As the United States rejoins the Paris Agreement, the imperatives of combating climate change and achieving the Agreement’s goals have never been clearer. And the economic opportunities of building a green, sustainable global economy are also more apparent than ever. As the world races toward COP26 in Glasgow amid a global pandemic and economic crisis, the U.S. can and must play a critical role in helping to put itself and the world on this green path of economic recovery.

People all over the world are enduring more unprecedented effects of climate change, from debilitating winter storms in Texas to deadly glacier bursts in India. Without much greater action to stabilize our climate, these extreme effects will only get worse.

Curbing the toll on lives and livelihoods is justification enough, but there are many other reasons for countries to recommit to the Paris climate agreement, the historic action plan they all signed up to just over five years ago. It’s essential for igniting — and protecting — progress across the Sustainable Development Goals (SDGs), including for human health, ecosystems, and security. It also provides a shared blueprint for planetary sustainability and resilience as governments begin to implement economic recovery plans in light of COVID-19. Last year, UN Secretary-General António Guterres proposed six climate-related actions to recover better from the pandemic, including promoting sustainable green jobs and green economies.

With the United States back in the Paris Agreement after its formal withdrawal late in 2020, the Biden administration is aggressively pursuing climate action. As Special Presidential Envoy for Climate John Kerry put it recently, a “zero emissions future offers huge opportunity for business, for clean, green jobs and economic growth.”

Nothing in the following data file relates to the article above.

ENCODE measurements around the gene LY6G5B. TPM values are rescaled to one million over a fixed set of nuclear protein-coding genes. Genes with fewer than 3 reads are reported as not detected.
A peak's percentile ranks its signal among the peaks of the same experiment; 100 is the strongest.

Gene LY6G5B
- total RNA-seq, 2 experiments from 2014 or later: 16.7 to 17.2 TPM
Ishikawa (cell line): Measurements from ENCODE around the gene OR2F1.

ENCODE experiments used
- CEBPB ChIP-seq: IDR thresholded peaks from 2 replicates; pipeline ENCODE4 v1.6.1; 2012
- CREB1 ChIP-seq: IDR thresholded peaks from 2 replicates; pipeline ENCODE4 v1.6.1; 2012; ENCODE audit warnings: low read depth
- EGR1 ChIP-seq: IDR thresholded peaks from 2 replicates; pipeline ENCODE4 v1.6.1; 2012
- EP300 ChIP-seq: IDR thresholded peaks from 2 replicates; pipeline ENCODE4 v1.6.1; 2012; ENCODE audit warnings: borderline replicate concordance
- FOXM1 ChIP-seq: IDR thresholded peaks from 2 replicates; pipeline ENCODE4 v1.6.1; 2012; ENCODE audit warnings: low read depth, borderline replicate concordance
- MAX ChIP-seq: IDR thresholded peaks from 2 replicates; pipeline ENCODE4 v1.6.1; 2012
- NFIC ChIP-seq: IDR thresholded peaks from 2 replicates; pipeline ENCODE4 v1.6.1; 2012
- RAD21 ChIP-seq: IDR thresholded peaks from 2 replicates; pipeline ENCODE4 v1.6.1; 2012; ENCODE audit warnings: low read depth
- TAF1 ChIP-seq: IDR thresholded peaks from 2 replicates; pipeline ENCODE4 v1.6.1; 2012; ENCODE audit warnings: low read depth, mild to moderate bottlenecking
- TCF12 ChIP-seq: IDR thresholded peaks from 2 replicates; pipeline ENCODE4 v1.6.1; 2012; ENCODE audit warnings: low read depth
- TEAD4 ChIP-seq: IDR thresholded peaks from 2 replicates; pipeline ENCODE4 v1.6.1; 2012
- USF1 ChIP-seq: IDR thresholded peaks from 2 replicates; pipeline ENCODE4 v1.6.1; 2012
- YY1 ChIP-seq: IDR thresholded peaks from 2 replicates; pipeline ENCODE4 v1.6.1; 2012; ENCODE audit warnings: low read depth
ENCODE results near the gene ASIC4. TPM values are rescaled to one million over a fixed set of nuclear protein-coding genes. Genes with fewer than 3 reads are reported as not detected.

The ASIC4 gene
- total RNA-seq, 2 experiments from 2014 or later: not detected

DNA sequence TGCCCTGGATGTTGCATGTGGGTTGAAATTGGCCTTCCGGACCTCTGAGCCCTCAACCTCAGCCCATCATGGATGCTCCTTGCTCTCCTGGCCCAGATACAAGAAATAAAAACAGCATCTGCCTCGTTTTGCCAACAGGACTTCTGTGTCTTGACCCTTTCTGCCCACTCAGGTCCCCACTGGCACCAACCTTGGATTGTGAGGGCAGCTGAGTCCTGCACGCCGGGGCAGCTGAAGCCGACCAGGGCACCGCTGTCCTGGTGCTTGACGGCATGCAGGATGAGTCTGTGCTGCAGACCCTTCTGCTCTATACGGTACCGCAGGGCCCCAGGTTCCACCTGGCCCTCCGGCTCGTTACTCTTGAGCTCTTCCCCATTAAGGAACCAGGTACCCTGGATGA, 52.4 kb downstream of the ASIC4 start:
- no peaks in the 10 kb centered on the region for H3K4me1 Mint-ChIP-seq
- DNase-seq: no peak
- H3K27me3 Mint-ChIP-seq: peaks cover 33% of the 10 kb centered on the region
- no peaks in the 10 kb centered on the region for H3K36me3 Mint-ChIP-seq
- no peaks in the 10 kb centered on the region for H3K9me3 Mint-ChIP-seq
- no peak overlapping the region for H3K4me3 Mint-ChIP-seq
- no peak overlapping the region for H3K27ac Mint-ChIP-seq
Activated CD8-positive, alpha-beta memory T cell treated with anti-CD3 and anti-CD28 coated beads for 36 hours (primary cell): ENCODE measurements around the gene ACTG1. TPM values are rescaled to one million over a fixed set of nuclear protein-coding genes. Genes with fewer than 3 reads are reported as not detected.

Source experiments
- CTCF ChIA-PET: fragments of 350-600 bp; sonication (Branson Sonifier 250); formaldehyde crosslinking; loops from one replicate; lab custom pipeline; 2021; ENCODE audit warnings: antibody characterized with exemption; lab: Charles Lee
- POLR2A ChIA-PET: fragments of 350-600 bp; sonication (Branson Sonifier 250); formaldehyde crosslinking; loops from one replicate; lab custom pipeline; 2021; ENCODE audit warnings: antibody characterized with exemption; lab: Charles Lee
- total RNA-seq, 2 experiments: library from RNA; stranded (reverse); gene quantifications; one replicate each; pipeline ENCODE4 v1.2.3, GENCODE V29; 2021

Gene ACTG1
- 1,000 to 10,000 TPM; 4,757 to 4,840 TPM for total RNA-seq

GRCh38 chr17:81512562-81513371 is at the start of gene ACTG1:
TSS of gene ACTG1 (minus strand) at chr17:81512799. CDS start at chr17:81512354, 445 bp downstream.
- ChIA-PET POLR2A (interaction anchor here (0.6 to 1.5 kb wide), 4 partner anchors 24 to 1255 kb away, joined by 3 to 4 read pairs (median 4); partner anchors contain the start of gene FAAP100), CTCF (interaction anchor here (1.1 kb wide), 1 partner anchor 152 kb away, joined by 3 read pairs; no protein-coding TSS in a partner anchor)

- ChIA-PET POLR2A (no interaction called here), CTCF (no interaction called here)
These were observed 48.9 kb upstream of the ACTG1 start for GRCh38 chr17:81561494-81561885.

Here are six ways that achieving the goals of the Paris Agreement can drive economic growth:

1. Economic benefits up to $616 trillion by 2100. Ambitious climate action across all sectors could deliver sizable net global economic gains compared with business as usual. In the United States, the nine northeastern states that participate in the Regional Greenhouse Gas Initiative gained $1.4 billion of net economic benefit in just three years (2015-2017). Similarly, investments in energy efficiency can lead to significant economic gains. Wisconsin’s energy efficiency program, for example, added almost $600 million to the state’s economy over 10 years. And while the economic benefits of climate action can be considerable, the cost of inaction is perhaps even more staggering. According to a recent study, if countries fail to meet their nationally determined contributions (NDCs), the world could face a global loss of around $150 trillion to $792 trillion by 2100 — the equivalent of one to seven times global GDP.